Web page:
Vaccine Tested in Mice Blocks Nicotine Addiction
A new vaccine successfully blocks nicotine addiction in mice, CBS News reports. The vaccine creates antibodies against nicotine.
The antibodies target nicotine cells, preventing them from reaching receptors in the brain that provide the pleasurable feeling associated with smoking.
Previous vaccines designed to block nicotine addiction have created antibodies that disappear within a few weeks. The new vaccine contains a virus made from a genetic sequence engineered from a nicotine antibody. It was injected in the liver, where it continually produced nicotine antibodies.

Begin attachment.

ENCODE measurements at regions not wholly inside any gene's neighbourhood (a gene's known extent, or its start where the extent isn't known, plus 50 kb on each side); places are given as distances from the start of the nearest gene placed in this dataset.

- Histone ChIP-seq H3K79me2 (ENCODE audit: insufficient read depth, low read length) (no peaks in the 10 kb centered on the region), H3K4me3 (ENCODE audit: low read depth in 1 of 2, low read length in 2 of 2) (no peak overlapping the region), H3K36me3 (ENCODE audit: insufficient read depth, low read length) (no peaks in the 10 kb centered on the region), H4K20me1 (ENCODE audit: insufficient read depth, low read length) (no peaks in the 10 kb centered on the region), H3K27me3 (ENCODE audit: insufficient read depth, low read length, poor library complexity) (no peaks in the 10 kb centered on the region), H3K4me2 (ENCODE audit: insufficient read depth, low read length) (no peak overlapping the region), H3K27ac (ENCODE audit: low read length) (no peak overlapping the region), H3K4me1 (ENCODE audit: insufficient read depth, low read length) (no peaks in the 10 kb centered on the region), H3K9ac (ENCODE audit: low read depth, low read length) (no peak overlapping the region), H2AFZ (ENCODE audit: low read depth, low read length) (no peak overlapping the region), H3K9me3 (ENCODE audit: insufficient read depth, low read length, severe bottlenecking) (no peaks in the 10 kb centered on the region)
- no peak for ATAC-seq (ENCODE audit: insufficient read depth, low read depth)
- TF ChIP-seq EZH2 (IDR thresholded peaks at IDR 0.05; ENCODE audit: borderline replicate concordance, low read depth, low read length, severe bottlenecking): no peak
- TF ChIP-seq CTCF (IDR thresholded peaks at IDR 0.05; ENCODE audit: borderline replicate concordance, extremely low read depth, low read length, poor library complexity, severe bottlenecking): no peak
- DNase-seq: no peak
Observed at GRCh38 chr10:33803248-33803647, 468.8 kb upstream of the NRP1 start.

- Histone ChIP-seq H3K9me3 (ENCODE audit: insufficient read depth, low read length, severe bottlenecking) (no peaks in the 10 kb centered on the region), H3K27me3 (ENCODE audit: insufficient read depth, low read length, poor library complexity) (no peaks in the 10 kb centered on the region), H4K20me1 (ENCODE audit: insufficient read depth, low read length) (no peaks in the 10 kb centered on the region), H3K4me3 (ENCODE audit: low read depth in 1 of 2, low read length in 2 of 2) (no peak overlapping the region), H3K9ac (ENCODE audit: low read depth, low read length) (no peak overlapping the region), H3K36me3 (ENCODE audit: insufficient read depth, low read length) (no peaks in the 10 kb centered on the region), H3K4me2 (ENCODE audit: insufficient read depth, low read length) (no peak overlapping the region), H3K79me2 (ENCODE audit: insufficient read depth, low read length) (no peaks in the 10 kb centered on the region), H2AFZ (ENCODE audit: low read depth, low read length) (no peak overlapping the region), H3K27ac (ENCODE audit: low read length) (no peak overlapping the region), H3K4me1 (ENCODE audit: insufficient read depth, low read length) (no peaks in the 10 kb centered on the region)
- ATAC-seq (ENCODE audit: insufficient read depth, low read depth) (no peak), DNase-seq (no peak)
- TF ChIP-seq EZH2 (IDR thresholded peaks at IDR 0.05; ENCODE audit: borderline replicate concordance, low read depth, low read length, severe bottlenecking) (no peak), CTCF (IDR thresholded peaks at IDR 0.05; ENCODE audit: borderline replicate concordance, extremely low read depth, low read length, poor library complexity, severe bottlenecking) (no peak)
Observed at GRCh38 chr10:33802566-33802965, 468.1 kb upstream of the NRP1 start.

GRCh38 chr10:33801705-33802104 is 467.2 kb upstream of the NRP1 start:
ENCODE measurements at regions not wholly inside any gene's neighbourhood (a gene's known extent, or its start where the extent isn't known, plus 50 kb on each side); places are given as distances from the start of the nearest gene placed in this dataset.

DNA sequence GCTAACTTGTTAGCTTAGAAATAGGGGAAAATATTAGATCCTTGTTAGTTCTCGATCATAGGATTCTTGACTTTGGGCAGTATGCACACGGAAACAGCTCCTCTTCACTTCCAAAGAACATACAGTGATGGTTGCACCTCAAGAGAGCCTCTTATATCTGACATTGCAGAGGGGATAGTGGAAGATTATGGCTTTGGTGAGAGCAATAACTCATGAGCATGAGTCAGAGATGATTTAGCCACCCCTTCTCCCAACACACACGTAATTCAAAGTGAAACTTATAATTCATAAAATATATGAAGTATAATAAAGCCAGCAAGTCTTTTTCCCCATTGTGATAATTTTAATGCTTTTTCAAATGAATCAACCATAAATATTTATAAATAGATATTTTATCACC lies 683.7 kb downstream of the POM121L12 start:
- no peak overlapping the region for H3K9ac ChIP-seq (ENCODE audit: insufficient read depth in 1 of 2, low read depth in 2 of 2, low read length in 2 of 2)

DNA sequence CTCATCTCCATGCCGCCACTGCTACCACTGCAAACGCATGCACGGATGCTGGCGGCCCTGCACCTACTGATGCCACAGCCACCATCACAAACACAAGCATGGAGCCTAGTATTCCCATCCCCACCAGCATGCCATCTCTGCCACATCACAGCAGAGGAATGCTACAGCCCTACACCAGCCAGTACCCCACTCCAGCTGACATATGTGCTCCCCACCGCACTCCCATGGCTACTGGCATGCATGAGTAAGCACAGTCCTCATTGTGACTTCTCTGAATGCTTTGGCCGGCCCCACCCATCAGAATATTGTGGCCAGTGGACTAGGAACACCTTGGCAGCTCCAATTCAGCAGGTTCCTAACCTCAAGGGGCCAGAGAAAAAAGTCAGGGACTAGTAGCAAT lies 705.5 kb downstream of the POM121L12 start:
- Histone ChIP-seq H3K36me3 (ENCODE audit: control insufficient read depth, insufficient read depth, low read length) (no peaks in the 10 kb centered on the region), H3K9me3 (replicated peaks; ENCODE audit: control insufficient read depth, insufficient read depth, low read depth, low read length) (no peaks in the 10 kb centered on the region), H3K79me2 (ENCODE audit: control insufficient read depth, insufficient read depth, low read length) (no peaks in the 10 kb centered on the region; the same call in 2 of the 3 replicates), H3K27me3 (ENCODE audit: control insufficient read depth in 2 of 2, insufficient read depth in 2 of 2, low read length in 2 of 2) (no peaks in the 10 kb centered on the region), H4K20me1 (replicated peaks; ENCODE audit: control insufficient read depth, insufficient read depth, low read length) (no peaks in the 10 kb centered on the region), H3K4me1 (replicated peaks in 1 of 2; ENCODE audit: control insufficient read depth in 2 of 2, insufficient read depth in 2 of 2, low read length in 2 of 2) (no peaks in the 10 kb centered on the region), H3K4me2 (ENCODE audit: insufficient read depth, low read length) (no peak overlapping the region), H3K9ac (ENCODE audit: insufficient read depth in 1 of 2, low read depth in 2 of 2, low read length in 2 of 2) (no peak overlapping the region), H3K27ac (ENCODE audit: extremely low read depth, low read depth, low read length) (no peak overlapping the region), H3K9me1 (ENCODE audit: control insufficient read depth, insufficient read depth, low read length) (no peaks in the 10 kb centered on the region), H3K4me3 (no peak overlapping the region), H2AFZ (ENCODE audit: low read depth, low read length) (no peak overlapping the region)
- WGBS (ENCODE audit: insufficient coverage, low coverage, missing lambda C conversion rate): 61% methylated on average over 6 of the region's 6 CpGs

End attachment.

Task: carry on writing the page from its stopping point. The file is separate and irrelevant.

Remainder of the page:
In the study, all of the mice were given nicotine, but only one group of mice received the vaccine. In mice given the vaccine, little of the nicotine reached the brain. The mice were as active after receiving the vaccine as they were before. In contrast, mice given nicotine without the vaccine were more relaxed, and their blood pressure and heart activity were reduced. These signs indicated the nicotine had reached the brain and cardiovascular system.